The Assassination of Jesse James by the Coward Robert Ford (Andrew Dominik, 2007)
In revising the cult-friendly allure of Jesse James and his death through existential malaise, ruthless skull-obliterating and a moody-muddy palette, Andrew Dominik is openly riffing on the likes of Terrence Malick, Sam Peckinpah and Robert Altman. On the one hand, this is commendable, but on the other hand, if he wasn't calling on such forbidding connotations, his own film could much more comfortably be categorised as a success. This way its shortcomings are all the more conspicuous: the unproductive book-on-tape voiceover; the polite, generic score; the role of women restricted to voiceless housewifery; the conspicuous abundance of rippling wheat fields; the turgid, squinting wisdom-dispensing. The movie is as infatuated with itself as it is with Jesse James and Robert Ford.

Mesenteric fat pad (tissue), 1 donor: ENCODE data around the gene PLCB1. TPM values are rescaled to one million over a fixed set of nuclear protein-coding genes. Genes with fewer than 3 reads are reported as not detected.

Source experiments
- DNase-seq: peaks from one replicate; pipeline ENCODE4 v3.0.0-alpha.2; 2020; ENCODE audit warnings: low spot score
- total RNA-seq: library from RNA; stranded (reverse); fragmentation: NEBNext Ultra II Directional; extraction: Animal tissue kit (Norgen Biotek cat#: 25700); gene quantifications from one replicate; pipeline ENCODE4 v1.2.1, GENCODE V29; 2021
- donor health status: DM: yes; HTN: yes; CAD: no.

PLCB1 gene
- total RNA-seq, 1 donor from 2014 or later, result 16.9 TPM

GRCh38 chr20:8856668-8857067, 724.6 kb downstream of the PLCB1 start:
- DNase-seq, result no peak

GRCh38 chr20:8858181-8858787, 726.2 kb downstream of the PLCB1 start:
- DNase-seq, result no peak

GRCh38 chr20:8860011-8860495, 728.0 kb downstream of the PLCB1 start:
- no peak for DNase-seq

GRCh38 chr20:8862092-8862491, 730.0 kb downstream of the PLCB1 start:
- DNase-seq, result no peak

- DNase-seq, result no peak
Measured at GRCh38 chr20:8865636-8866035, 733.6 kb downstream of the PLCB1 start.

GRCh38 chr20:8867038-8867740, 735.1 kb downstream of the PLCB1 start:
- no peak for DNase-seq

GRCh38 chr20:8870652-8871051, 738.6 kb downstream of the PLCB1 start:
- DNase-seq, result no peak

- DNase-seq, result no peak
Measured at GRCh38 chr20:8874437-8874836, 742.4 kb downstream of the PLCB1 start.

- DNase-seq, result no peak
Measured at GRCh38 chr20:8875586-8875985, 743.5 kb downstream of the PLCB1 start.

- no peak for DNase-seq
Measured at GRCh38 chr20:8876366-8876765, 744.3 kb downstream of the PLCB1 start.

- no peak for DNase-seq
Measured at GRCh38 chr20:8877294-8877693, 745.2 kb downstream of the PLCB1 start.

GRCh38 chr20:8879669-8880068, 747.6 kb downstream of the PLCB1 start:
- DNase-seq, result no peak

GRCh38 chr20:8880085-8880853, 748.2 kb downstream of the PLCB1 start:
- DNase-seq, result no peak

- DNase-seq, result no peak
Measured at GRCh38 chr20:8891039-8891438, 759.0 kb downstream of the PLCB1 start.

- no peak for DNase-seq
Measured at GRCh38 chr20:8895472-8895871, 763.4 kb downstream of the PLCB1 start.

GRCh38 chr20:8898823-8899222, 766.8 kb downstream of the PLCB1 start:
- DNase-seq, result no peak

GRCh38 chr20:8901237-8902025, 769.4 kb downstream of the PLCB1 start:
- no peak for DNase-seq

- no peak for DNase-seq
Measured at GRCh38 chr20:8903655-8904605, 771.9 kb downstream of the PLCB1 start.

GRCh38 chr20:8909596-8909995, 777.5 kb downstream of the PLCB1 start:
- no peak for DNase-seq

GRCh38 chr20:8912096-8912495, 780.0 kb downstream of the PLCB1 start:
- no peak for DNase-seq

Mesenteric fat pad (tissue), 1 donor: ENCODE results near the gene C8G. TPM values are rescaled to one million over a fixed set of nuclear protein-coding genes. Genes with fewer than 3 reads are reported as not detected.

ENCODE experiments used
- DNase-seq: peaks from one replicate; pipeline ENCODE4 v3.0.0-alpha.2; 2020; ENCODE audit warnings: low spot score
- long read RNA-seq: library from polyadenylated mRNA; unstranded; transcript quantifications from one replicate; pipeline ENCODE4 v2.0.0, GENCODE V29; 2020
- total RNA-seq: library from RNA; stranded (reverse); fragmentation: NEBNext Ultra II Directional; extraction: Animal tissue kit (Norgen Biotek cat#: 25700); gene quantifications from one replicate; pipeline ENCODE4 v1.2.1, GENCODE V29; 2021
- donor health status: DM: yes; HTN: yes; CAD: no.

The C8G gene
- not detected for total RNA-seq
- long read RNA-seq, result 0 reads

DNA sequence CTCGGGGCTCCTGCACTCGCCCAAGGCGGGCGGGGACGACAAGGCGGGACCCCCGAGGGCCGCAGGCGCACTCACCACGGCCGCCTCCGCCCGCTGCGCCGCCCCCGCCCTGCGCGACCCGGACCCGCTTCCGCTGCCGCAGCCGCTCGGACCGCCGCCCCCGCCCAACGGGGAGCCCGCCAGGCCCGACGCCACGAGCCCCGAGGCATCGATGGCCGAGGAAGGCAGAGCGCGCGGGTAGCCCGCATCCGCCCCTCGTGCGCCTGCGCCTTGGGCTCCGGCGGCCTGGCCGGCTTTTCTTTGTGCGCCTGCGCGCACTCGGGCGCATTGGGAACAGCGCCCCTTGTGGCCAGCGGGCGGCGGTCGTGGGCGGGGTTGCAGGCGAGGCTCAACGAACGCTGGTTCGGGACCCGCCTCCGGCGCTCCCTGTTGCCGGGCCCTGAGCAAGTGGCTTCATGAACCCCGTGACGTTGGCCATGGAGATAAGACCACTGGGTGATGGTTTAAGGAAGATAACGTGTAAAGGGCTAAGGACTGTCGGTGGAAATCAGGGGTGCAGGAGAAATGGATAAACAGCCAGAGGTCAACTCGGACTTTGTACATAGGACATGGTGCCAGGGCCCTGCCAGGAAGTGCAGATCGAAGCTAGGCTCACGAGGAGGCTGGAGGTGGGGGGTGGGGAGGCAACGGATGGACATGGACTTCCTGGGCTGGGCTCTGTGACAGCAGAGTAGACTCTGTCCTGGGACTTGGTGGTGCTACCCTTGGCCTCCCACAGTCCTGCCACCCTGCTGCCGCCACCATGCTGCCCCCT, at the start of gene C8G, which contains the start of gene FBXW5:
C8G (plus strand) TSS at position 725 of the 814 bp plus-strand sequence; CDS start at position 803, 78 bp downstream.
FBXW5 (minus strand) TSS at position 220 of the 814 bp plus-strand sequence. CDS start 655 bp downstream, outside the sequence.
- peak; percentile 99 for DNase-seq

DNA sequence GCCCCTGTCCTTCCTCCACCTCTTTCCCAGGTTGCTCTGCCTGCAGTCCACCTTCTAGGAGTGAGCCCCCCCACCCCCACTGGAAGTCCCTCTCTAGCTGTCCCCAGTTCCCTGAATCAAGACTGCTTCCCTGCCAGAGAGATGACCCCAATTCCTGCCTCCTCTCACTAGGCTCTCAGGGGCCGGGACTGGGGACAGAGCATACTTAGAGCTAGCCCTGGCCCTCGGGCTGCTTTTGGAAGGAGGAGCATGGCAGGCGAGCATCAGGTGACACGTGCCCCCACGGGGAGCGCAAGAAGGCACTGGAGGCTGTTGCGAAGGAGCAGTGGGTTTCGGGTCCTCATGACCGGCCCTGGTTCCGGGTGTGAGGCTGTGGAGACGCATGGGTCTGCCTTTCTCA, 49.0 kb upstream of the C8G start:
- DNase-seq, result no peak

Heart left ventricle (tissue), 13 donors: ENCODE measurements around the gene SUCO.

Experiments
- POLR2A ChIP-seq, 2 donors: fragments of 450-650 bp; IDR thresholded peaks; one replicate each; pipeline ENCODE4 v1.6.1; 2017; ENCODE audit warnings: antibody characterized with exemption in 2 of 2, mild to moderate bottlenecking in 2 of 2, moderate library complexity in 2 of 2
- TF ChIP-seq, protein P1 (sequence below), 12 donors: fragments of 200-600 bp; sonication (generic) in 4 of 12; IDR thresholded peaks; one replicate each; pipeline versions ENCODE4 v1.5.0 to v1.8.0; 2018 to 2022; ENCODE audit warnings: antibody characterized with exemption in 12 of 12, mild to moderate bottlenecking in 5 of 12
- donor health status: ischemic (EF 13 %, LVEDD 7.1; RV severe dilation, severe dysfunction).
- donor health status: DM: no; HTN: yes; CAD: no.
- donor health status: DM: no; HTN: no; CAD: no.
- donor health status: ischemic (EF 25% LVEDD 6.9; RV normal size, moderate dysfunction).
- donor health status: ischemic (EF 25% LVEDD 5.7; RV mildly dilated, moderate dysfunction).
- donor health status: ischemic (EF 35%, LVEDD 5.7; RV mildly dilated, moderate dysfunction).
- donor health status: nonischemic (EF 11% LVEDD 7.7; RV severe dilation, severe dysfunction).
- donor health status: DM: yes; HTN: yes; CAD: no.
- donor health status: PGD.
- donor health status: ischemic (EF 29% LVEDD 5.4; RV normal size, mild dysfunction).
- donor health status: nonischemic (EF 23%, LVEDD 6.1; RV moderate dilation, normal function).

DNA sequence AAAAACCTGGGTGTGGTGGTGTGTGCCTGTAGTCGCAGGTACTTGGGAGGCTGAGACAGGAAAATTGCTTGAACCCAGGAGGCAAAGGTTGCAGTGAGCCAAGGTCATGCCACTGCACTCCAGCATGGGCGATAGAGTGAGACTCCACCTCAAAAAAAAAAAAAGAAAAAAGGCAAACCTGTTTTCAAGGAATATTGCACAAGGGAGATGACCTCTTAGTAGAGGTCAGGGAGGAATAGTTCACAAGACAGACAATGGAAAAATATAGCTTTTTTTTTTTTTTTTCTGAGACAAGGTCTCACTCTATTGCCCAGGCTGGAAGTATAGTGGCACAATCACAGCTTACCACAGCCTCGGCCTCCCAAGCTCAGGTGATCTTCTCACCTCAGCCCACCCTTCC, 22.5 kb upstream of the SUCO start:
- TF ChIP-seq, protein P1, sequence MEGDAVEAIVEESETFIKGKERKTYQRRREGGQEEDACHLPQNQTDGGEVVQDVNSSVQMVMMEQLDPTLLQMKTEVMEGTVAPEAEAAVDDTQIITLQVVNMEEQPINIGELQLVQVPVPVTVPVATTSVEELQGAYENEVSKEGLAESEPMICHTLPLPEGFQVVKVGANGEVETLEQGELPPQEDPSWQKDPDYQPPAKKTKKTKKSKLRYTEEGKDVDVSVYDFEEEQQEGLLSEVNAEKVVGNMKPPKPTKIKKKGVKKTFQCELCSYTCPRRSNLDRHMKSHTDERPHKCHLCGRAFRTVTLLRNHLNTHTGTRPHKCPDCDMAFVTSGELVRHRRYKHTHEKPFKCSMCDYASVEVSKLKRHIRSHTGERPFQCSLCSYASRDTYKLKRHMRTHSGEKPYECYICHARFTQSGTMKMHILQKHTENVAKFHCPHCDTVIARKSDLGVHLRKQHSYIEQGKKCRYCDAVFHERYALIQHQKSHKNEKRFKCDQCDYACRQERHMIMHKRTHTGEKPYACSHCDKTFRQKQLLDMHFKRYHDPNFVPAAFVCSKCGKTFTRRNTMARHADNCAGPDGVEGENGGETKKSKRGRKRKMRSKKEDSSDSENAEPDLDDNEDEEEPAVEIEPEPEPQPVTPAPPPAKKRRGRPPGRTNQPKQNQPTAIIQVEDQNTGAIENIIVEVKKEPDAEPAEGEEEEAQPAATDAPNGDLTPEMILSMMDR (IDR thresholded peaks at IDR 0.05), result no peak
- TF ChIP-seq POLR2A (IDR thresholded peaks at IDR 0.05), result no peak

As Jesse James Brad Pitt hogs most of the monologues and top billing, but it's Casey Affleck as Bob Ford who delivers the depth, gives the movie oxygen and some murky, arresting humanity. Effacing any trace of ego, he's as subtle and natural when his voice shivers as the star-struck teenager, when it catches as the put-upon youngest brother and when it rips as the charred national pariah. A thing of unassuming beauty, his performance counterpoints the movie's mannered lyricism and pushes it onto a human plane.